A systematic overview of the epigenomic landscape of two phenotypically distinct melanocyte cell models that are characterized by low or high tumorigenicity showed distinct chromatin states associated with melanomagenesis. Specifically, chromatin state transitions characterized by loss of histone acetylation marks like H3K27Ac, H2BK5Ac and H4K5Ac and di-/trimethylation of H3K4 in regulatory domains associated with signaling pathways important for melanoma including phosphatidylinositol 3-kinase (PI3K), interferon (IFN) γ-, LKB1-, TRAIL- and platelet-derived growth factor (PDGF)-mediated signaling was observed, again emphasizing the link between epigenetic changes and melanoma development and progression [52].

Especially, loss of H3K4 methylation seems to be a key factor for melanoma growth and the highly problematic intratumor heterogeneity frequently observed in melanoma [53]. The histone 3 K4 demethylases jumonji/ARID1 (JARID1/KDM5B/PLU-1/RBP2-H1) defines a subpopulation of slow cycling melanoma cells, which is important for continuous growth of melanoma tumors. Interestingly, this subpopulation was found to be highly dynamic, as isolated KDM5B-positive and negative melanoma cells give rise to a heterogenous population consisting of both subpopulations [54] which highlights the variable nature of the epigenetic landscape in melanoma.

3.3. Epigenetic modifications as biomarkers and prognostic factors in melanoma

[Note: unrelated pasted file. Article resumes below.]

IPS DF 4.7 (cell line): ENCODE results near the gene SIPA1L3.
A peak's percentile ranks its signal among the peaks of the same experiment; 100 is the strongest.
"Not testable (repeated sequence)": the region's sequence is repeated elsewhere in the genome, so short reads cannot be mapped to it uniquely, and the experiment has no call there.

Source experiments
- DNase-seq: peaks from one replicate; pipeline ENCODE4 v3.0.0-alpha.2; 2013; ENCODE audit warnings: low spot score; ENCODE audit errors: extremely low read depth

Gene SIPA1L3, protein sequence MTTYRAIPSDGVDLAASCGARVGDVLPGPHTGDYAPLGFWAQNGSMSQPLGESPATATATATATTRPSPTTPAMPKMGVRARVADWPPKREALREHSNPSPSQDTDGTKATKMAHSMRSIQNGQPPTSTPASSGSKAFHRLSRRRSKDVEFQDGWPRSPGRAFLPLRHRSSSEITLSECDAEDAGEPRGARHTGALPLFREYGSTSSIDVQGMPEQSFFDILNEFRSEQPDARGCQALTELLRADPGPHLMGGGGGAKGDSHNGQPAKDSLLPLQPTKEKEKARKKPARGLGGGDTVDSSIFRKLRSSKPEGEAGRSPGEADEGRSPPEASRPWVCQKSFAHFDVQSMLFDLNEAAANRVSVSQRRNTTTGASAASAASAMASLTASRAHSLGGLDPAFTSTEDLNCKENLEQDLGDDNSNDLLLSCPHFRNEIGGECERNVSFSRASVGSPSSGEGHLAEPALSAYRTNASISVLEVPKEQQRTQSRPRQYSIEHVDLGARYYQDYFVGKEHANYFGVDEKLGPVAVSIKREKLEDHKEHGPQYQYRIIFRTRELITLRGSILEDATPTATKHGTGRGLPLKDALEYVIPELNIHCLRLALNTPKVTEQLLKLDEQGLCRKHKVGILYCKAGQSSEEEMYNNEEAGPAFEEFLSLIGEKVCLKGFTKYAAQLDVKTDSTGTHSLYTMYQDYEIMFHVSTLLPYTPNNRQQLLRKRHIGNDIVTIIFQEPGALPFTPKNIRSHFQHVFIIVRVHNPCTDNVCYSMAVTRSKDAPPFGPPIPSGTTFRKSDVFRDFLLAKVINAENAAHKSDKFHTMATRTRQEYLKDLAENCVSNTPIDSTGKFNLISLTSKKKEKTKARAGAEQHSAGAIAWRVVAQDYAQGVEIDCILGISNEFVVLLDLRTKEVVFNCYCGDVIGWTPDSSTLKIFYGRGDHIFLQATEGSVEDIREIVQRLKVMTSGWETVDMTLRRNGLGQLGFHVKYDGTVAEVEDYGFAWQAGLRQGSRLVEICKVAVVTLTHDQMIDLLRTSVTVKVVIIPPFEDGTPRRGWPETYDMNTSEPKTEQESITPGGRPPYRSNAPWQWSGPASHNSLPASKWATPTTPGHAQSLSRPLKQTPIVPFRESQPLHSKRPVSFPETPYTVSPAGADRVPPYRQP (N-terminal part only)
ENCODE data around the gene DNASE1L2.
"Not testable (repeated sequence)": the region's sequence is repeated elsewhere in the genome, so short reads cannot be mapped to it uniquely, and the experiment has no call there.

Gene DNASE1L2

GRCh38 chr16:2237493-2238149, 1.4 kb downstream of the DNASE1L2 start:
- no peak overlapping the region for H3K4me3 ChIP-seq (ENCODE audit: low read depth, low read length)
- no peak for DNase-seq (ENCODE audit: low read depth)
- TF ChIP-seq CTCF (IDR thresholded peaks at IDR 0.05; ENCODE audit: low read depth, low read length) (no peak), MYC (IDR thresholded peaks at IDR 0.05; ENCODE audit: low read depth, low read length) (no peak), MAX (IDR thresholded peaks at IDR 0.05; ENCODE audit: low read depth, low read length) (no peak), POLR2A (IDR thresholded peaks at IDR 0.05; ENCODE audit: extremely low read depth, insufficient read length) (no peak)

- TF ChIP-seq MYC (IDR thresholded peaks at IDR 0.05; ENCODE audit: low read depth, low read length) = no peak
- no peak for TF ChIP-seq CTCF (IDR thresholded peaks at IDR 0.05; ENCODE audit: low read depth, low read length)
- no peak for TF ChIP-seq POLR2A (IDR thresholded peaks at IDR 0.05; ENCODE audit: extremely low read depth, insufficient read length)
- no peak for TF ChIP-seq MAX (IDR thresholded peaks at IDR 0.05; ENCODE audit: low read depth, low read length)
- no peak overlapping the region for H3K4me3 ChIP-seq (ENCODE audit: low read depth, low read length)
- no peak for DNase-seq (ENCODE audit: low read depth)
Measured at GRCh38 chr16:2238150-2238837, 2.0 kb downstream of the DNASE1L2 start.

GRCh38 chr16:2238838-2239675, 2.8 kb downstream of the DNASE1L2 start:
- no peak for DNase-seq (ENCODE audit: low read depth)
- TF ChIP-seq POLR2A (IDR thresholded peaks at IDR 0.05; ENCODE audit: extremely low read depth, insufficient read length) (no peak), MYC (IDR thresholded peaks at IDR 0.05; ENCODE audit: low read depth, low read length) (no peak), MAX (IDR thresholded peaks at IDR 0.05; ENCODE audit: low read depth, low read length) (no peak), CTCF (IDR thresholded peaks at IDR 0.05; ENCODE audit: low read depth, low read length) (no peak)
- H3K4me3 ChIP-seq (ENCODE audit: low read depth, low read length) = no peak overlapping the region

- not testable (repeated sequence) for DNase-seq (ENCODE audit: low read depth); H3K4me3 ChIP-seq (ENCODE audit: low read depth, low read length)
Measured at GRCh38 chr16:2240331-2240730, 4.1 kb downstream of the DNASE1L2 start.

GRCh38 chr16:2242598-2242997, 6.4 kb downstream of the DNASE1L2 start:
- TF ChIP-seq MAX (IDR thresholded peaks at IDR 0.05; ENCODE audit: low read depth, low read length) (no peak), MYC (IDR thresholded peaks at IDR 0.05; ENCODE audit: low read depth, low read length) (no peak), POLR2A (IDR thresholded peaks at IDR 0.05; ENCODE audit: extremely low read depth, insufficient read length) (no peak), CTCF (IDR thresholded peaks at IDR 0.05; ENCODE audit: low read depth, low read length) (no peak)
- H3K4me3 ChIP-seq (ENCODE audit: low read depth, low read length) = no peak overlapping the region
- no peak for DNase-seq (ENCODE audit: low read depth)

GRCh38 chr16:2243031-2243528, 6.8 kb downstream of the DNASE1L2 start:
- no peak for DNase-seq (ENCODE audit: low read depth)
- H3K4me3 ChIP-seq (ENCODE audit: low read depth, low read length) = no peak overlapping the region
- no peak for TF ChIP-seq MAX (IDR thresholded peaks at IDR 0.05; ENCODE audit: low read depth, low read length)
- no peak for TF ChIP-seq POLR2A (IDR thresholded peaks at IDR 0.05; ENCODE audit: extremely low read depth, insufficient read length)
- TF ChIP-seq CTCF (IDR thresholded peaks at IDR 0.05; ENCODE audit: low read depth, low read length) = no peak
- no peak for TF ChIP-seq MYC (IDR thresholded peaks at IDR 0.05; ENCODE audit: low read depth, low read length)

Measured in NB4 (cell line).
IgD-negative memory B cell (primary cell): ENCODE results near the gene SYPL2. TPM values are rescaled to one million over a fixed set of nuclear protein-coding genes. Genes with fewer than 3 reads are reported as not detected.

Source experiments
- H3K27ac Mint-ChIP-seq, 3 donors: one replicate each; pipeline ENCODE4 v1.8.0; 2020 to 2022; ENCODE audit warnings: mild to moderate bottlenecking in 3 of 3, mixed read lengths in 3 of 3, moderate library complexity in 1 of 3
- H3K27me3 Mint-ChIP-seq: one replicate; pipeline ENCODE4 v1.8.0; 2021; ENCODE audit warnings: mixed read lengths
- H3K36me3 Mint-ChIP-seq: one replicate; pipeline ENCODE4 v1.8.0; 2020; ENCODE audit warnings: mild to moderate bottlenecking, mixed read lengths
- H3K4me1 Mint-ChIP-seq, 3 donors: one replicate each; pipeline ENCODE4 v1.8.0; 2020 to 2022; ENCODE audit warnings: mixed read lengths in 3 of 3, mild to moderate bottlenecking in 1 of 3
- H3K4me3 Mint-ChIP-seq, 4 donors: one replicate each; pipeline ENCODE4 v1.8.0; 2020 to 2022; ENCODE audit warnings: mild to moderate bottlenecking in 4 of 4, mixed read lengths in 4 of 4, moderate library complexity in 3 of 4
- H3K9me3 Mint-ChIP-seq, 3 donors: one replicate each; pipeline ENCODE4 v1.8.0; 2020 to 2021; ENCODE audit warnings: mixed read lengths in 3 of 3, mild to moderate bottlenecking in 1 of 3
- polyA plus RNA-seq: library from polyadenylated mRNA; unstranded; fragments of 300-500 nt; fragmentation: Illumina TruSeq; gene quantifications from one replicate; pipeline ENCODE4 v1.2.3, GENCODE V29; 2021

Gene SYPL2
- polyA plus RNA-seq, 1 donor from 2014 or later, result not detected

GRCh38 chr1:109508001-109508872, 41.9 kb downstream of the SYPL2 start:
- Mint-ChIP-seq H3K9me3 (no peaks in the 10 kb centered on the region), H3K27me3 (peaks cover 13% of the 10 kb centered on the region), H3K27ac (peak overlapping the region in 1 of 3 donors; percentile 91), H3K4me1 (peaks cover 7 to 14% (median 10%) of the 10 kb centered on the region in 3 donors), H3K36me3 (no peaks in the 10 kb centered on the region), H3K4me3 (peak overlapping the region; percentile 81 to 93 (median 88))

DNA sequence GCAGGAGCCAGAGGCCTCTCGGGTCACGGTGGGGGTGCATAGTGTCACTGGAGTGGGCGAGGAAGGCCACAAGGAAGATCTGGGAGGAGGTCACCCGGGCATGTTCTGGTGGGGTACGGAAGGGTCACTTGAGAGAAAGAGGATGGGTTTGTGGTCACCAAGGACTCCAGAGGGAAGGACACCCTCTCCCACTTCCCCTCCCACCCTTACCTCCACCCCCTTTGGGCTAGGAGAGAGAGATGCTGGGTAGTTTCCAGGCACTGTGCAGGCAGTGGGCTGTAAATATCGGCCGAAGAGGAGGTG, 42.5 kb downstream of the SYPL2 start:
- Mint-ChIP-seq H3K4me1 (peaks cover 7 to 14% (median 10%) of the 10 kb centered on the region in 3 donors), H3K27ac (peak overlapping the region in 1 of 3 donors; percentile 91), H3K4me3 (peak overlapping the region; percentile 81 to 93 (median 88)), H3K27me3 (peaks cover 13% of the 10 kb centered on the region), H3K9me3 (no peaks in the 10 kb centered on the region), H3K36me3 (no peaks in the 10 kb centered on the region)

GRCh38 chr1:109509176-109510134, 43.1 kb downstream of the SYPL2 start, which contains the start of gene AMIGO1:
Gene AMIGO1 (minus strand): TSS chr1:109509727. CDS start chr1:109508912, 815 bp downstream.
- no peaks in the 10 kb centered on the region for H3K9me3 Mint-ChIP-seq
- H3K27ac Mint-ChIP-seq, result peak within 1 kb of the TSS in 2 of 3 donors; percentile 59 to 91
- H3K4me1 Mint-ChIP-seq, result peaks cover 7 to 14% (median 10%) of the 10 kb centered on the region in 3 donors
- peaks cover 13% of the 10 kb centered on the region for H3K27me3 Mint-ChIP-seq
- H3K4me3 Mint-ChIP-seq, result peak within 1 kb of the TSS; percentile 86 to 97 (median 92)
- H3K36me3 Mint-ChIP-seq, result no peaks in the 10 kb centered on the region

Because of the profound differences in DNA methylation patterns between melanocytic nevi and melanoma, several studies have investigated the suitability of DNA methylation as a predictive biomarker in melanoma. Unsupervised hierarchical clustering of 27 common benign nevi and 22 primary invasive melanomas resulted in separation of the two sample cohorts. Specifically, 22 genes were identified that significantly distinguished melanomas from nevi whereas 14 of these genes were validated in a separate set of 25 melanomas and 29 nevi [29] suggesting that analysis of differential DNA methylation patterns could be used as melanoma biomarkers. Later on Gao, et al. investigated the methylation differences of common nevi, dysplastic nevi, primary melanomas and metastatic melanomas and established a diagnostic algorithm based on promoter methylation patterns of CLDN11, CDH11, PPP1R3C which was able to distinguish dysplastic nevi from melanomas with a specificity of 89% and sensitivity of 67% [55]. DNA methylation changes, however, are not limited to melanoma development (nevi versus primary melanoma) but are also apparent in melanoma progression (primary melanoma versus metastatic melanoma). DNA methylation profiling using Illumina Infinium Human Methylation 450 K Beadchips of 14 normal nevi, 33 primary melanomas and 28 melanoma metastases identified gene promoters that were hypermethylated during melanoma development or melanoma progression [56]. Promoter methylation of several identified genes including HOXA9, MEOX2, RBP1, TFAP2B, TWIST1 and AKT3 were shown to be suitable biomarkers to distinguish between nevi, primary and metastatic melanoma. AKT3 and TFAP2B protein expression was also confirmed as biomarkers suitable for staining by immunohistochemistry. Furthermore, Wouters, et al. were able to correlate hypomethylation of MEOX2, OLIG3 and PON3 promoter hypomethylation with increased overall free survival [56]. Another major player in melanoma development that has been shown to be regulated by DNA methylation is Phosphatase and Tensin Homolog (PTEN). PTEN inactivating mutations or deletions have been found in 12% of the TCGA melanoma cohort [57]. However, loss of PTEN expression is a more frequent event as reduced expression has been observed in approximately 50% of stage IIIB/C melanomas with a complete loss in 20–25% of all samples which correlated with decreased overall survival [58]. Accordingly, PTEN promoter methylation was found in 60.7% in the TCGA melanoma cohort and was an independent predictor for impaired patient survival [59]. Besides gene-specific DNA methylation, hypomethylation of repetitive DNA elements has also been associated with patient survival. Two studies report contradicting findings. Sigalotti, et al. analyzed cell lines isolated from 42 stage IIIC patients and reported that hypomethylation of 2 out of 3 CpG sites within Long Interspersed Nucleotide Element-1 (LINE-1) sequences correlated with improved prognosis and 5 year overall survival [59]. In contrast, Ecsedi, et al. extracted genomic DNA from primary melanoma and found that hypomethylation of 6 CpG sites associated within LINE-1 sequences in 46 primary melanomas correlated with decreased relapse-free survival of the corresponding patients and was also found to be associated with increased metastatic capacity [60]. A possible explanation for these contradictory results could be fundamental differences in the way how samples were analyzed. Sigalotti, et al. isolated and cultured melanoma cells from primary tumor tissue which might have affected the DNA methylome leading to the observed differences.